Analytics industry: India
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The advanced analytics talent pool
As in 2018
The worldwide advanced analytics talent pool is expected to reach 1 million people in 2020 — double of the 2018 level — and much of that is coming from India, says a report by global consultancy firm Bain & Company.
Until now, the US was the leading source of advanced analytics-trained talent. In the future, much of the growth will occur outside the US, the report says. “India’s rapidly expanding pool of advanced analytics talent puts it in a position to become a global leader in the field,” says Bain. “With the right focus on talent development, government support and regulation, India could become more than a source of quantities of talent. It could be the trusted provider of sophisticated analytical services to its own companies and the world’s,” the report says.
Bain said two trends are amplifying the talent pool in India. “First, STEM (science, technology, engineering, mathematics) undergraduate and graduate degree holders, whose programmes of study emphasise data and analytics skills, continue to join the workforce in increasing numbers. Augmenting that is India’s deep existing ecosystem in information technology, especially in programming and systems integration. Outsourcing firms and the India IT centres of global corporations house many ideal candidates for learning new advanced analytics skills,” say the report’s authors Chris Brahm, Arpan Sheth, Velu Sinha and Jessica Dai.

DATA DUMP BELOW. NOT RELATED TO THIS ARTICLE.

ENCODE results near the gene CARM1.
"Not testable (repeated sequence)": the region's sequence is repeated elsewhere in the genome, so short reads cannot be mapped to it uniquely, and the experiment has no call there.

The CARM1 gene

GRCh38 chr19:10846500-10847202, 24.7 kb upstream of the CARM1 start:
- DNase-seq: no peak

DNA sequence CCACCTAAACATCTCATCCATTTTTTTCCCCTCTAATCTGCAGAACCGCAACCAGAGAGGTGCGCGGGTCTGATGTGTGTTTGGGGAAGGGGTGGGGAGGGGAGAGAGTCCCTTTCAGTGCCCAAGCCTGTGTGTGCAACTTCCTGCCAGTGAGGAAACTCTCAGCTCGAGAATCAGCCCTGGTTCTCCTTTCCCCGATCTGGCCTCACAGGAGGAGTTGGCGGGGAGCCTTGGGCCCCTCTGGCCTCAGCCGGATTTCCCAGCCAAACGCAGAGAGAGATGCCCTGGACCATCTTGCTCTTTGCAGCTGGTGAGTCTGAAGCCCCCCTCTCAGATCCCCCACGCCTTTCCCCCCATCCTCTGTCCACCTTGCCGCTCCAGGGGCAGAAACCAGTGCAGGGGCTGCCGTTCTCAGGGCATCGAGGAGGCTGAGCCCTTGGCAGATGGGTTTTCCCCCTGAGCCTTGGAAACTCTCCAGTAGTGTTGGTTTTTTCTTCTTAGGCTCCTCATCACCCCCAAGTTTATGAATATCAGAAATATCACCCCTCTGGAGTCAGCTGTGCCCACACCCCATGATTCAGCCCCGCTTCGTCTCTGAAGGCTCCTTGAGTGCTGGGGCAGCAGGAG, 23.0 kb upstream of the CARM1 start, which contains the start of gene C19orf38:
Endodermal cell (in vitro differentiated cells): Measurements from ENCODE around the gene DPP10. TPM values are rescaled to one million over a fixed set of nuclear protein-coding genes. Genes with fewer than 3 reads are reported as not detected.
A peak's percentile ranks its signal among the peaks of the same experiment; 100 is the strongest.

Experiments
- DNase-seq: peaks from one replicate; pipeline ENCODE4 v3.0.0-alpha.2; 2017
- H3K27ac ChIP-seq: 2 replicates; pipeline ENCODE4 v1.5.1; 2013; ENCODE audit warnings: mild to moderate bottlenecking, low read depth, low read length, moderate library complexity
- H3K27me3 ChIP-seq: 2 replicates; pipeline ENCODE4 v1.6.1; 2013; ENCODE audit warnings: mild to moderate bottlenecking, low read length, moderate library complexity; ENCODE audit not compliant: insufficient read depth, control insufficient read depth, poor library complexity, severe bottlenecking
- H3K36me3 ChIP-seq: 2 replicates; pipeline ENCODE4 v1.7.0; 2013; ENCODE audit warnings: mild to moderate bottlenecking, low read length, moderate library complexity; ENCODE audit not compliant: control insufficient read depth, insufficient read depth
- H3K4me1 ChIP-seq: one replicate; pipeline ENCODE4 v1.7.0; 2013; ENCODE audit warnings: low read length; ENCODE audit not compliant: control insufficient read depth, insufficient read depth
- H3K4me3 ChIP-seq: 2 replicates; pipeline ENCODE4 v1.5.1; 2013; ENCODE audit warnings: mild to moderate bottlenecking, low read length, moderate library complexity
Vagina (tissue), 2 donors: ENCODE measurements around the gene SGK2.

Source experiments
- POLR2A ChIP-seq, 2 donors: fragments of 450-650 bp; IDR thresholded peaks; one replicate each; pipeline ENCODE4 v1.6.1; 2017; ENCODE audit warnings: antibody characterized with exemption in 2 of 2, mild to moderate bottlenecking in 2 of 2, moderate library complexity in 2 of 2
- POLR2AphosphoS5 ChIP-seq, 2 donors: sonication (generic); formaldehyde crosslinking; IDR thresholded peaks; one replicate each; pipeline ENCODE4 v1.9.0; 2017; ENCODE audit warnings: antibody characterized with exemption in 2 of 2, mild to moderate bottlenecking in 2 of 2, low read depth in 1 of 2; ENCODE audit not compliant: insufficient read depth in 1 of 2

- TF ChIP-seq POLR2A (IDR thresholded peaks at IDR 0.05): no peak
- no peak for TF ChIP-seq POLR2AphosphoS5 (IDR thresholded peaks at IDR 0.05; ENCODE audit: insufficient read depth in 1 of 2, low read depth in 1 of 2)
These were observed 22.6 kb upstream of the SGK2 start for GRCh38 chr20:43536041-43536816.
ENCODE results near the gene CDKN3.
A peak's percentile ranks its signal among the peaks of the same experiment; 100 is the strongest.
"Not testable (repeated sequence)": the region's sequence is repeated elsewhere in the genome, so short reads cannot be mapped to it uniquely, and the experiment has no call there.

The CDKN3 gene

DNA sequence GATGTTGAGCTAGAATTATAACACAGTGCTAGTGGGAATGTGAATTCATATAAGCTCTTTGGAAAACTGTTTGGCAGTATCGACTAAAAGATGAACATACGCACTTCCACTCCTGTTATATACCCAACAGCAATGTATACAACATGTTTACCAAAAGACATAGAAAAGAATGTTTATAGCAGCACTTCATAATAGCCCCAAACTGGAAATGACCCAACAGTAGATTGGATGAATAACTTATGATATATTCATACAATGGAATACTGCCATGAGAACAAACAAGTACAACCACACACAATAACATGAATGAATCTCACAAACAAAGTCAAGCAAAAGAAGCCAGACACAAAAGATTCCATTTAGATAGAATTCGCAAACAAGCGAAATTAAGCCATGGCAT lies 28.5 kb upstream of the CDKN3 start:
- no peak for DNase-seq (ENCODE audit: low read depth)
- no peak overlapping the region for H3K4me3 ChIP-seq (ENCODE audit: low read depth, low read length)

A big impetus, they say, was the government’s push for Digital India and PEs buying into India’s analytics growth story early on. PE player General Atlantic bought 20% stake in Bengaluru-based MuSigma. Fractal Analytics, Crayon Data, Latent View and AbsolutData were other Indian analytics firms that have made a sizeable presence in the market.
Arpan Sheth, partner in Bain & Company, told TOI data privacy and security norms were holding back India’s full potential as a global centre of analytics. “We need norms and laws to protect consumer data with strong enforcement from the Reserve Bank of India and other regulators,” he said.
The report says the country must create a regulatory framework that establishes Indian firms as not just skilled but also trustworthy. “With new data protection regulations in place in Europe and coming soon to California and other jurisdictions, India has an opportunity to take the lead by setting standards for data use and curation, and for how analytics are delivered,” the report says.
The first step, it says, is for India’s analytics industry, in conjunction with the government, to adopt data security protocols, standards and certification to minimise risk of data misuse and privacy or security breaches.